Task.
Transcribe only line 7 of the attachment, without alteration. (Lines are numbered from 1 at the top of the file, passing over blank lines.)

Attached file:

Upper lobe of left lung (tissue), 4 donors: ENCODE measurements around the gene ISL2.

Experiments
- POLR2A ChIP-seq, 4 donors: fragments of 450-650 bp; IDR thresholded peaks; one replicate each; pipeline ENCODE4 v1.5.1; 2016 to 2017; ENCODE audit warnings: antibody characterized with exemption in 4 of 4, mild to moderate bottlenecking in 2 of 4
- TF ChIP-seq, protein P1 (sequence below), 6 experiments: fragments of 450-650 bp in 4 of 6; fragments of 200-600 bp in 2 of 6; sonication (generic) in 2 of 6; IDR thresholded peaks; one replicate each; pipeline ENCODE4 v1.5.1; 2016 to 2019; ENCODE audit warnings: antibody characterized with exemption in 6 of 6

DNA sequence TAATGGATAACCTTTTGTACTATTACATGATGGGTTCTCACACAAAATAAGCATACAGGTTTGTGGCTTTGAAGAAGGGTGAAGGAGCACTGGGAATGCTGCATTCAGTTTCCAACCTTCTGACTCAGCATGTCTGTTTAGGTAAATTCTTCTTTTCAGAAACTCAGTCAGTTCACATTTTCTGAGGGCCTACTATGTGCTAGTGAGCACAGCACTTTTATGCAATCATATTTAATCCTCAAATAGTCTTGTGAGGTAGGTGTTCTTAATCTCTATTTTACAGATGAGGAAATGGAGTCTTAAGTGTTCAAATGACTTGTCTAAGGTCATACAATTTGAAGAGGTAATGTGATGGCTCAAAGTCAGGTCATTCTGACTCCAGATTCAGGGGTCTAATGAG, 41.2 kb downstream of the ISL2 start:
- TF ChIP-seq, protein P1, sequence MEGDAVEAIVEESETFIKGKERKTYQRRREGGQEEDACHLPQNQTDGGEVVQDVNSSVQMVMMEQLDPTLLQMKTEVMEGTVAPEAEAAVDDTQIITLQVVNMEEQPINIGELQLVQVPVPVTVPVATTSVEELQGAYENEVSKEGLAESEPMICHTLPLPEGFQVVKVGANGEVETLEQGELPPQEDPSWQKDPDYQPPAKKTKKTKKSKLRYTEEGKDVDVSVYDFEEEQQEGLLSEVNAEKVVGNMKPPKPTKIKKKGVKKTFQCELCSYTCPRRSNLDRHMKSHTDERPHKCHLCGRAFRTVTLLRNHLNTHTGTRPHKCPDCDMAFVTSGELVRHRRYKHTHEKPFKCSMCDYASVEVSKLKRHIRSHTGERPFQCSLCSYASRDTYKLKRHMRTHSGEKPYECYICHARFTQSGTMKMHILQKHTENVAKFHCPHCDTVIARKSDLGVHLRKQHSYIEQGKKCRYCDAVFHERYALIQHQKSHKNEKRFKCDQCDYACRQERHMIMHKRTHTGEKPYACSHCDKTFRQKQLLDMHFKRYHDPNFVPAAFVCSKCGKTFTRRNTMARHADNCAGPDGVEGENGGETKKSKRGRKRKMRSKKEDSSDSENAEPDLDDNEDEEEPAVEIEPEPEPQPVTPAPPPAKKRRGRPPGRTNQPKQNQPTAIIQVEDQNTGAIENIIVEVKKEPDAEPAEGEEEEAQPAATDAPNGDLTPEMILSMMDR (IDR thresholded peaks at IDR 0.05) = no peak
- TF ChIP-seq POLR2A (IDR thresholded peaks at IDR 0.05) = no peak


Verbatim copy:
- TF ChIP-seq POLR2A (IDR thresholded peaks at IDR 0.05) = no peak